The city car segment is where some of the most fun, exciting EVs reside. The Fiat 500 is a real charmer, as is the Honda e. At the slightly larger end, the Mini Electric is the driver’s choice though it’ll face competition in 2023 from the arrival of the hot Abarth version of the Fiat 500 (pictured).
Small cars (superminis)
The UK’s best-selling car last year, the Vauxhall Corsa, is also available in electric form while its Stellantis cousin, the stylish Peugeot e-208 with which it shares its underpinnings, is a strong alternative. And let’s not forget the Renault Zoe, which celebrated its tenth anniversary in 2022.
One of the most competitive market segments is also where buyers will find some of the best electric cars. The Volkswagen ID.3 makes a solid case for itself as an alternative to the Golf. Its Spanish relative, the Cupra Born is based on the same underpinnings but holds the title of the world’s first electric hot (well, warm) hatch and is terrific to drive. Both make excellent use of space and the rear seats are surprisingly accommodating.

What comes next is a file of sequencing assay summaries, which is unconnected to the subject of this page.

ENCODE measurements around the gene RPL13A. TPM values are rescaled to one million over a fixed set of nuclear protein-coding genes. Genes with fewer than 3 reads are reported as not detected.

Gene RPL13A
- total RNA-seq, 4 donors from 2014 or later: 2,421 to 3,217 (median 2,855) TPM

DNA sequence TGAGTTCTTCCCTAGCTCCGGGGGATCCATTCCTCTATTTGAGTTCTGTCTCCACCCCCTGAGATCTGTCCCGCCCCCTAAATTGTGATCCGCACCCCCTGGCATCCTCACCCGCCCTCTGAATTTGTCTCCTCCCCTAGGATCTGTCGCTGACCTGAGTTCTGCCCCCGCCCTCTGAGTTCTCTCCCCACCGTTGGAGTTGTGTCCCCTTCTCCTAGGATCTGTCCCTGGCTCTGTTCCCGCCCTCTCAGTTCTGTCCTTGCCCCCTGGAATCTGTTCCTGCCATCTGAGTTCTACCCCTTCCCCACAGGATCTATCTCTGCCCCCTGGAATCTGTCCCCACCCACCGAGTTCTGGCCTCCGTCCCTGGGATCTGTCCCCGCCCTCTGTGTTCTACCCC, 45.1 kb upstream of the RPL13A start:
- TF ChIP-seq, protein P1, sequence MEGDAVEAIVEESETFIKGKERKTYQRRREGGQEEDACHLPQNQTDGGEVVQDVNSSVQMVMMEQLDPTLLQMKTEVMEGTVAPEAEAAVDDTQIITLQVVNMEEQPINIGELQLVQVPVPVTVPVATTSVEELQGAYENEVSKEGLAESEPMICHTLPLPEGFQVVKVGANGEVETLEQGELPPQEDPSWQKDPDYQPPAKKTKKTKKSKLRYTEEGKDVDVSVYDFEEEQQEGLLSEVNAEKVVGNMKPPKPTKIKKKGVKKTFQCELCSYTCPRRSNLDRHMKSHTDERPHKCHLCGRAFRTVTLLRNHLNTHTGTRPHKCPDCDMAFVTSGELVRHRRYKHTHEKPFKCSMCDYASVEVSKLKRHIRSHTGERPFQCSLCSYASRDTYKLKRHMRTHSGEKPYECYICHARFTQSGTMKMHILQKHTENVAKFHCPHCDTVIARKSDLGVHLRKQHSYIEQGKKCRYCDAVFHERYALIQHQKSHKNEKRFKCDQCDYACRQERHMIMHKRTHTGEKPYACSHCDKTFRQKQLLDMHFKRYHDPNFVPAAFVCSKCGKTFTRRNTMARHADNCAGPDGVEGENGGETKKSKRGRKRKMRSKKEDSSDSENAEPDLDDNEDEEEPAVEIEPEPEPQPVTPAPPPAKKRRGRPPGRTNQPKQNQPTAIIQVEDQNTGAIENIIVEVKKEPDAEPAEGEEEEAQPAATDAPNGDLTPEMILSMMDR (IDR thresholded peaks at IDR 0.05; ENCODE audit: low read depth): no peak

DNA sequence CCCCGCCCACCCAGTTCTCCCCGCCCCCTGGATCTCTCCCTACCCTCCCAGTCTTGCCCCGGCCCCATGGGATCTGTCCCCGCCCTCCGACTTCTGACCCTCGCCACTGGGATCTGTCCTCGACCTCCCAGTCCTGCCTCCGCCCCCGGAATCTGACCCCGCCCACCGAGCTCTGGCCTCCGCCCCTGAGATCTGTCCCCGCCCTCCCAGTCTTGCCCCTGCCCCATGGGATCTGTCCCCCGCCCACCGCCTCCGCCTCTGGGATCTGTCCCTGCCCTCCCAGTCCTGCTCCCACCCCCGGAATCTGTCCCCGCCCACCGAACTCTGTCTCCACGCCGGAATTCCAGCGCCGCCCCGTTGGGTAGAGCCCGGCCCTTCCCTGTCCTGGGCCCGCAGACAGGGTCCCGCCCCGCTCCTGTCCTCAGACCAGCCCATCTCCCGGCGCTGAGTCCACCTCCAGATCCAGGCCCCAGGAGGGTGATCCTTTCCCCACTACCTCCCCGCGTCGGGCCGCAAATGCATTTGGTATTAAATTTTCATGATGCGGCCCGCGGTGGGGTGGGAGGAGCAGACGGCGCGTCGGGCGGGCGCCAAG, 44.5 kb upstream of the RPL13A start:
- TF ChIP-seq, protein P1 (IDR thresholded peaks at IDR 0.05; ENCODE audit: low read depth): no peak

Newly arrived to the UK market, however, is the MG4, which is a hugely compelling package with loads of space, kit and quality for a starting price of not much over £25,000 thanks to economies of scale that come from a behemoth Chinese owner (SAIC). A game-changer in its class, relatively speaking.
Buyers don’t currently have much choice when it comes to electric estates with just the poles-apart MG5 and Porsche Taycan Sport/Cross Turismo models to choose from. They should at least be joined in 2023 by the arrival of the Peugeot e-308 and Vauxhall Astra Electric estates.
Compact SUVs/ Crossovers
This is a particularly hotly-contested area of the market, with cars such as the Volkswagen ID.4 and the related Skoda Enyaq iV going head-to-head with the likes of the Hyundai Ioniq 5; Kia EV6; Ford Mustang Mach-E; Volvo XC40 Recharge, Tesla Model Y, Genesis GV60 and Electrified GV70; Nissan Ariya; Vauxhall Mokka Electric; Renault Mégane E-Tech Electric; Mercedes EQC, EQA and EQB; Audi Q4 e-tron; and BMW iX1. There’s also the affordable MG ZS, and fresh onto the market is the Smart #1. To say that the electric crossover market is crowded is a bit of an understatement, but there are some fine cars among the pack.